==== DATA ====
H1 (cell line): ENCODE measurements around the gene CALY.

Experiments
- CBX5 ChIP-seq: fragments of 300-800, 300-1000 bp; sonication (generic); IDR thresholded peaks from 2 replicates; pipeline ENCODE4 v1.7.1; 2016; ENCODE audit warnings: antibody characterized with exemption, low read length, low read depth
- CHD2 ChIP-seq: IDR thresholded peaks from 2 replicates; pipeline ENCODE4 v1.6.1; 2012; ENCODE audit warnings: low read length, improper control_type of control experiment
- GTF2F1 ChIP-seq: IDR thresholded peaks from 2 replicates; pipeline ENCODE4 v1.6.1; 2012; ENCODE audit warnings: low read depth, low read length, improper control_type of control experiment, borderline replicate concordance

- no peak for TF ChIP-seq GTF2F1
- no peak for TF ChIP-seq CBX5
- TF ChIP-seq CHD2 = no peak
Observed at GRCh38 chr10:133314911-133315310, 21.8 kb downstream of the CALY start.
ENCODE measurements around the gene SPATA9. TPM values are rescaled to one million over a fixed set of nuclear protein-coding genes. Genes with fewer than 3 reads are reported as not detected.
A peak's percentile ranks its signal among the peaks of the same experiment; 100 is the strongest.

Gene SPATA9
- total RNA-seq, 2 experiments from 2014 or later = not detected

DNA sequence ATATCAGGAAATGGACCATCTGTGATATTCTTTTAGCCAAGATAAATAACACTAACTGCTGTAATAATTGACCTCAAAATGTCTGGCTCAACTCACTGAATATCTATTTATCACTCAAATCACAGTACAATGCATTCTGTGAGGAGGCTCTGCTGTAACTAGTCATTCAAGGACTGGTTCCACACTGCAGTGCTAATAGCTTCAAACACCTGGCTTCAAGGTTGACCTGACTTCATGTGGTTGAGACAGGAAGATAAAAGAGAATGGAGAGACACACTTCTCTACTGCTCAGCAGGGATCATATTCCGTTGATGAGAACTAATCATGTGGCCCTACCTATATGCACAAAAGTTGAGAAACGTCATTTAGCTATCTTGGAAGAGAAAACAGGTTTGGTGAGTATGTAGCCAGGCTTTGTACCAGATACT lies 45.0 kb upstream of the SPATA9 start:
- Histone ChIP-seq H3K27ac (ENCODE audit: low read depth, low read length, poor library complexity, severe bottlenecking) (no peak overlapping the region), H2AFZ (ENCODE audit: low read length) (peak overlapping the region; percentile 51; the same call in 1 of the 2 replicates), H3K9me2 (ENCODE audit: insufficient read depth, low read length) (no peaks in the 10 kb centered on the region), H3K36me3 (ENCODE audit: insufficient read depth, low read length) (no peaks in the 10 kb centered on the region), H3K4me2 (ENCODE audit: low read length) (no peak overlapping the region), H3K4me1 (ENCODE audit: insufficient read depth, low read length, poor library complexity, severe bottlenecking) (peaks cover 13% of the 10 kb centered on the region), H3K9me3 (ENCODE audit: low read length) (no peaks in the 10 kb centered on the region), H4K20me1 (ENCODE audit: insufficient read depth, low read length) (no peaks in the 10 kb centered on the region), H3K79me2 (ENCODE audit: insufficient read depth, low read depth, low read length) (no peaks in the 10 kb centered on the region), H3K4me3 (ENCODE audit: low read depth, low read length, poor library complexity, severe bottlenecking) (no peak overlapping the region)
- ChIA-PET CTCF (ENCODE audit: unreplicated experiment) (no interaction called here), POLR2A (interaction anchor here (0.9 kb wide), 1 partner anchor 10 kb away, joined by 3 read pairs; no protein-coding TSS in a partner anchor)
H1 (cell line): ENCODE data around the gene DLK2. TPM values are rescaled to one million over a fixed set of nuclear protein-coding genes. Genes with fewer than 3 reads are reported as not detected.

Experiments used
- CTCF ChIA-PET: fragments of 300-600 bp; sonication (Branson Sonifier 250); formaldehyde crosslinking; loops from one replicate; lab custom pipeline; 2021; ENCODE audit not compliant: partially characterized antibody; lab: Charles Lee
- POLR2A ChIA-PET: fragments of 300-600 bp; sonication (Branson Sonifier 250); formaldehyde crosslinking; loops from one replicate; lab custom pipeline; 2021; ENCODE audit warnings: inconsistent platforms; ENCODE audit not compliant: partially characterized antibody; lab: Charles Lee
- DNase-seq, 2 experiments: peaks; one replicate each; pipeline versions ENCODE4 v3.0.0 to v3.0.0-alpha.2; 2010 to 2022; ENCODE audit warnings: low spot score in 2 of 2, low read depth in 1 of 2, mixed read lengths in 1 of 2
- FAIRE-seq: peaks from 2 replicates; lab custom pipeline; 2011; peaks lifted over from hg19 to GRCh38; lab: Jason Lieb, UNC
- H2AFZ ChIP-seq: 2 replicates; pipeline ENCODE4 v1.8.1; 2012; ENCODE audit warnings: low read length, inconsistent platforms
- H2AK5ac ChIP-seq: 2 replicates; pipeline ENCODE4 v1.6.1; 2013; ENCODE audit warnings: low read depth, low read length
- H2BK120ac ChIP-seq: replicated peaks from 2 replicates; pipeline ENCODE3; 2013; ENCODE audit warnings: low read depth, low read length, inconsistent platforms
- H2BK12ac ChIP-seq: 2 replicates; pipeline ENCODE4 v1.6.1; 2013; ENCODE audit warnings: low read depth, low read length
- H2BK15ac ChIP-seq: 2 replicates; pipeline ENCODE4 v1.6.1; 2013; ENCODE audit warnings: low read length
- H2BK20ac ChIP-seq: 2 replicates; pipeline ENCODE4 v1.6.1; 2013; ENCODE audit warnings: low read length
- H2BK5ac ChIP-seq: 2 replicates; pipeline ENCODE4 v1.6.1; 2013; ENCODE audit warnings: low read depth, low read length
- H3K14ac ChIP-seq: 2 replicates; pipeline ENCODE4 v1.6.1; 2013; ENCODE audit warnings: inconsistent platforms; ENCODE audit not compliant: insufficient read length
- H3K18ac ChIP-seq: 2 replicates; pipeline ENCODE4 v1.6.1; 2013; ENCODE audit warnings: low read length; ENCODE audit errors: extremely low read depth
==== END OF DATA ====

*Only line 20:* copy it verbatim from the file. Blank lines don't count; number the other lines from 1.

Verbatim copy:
- POLR2A ChIA-PET: fragments of 300-600 bp; sonication (Branson Sonifier 250); formaldehyde crosslinking; loops from one replicate; lab custom pipeline; 2021; ENCODE audit warnings: inconsistent platforms; ENCODE audit not compliant: partially characterized antibody; lab: Charles Lee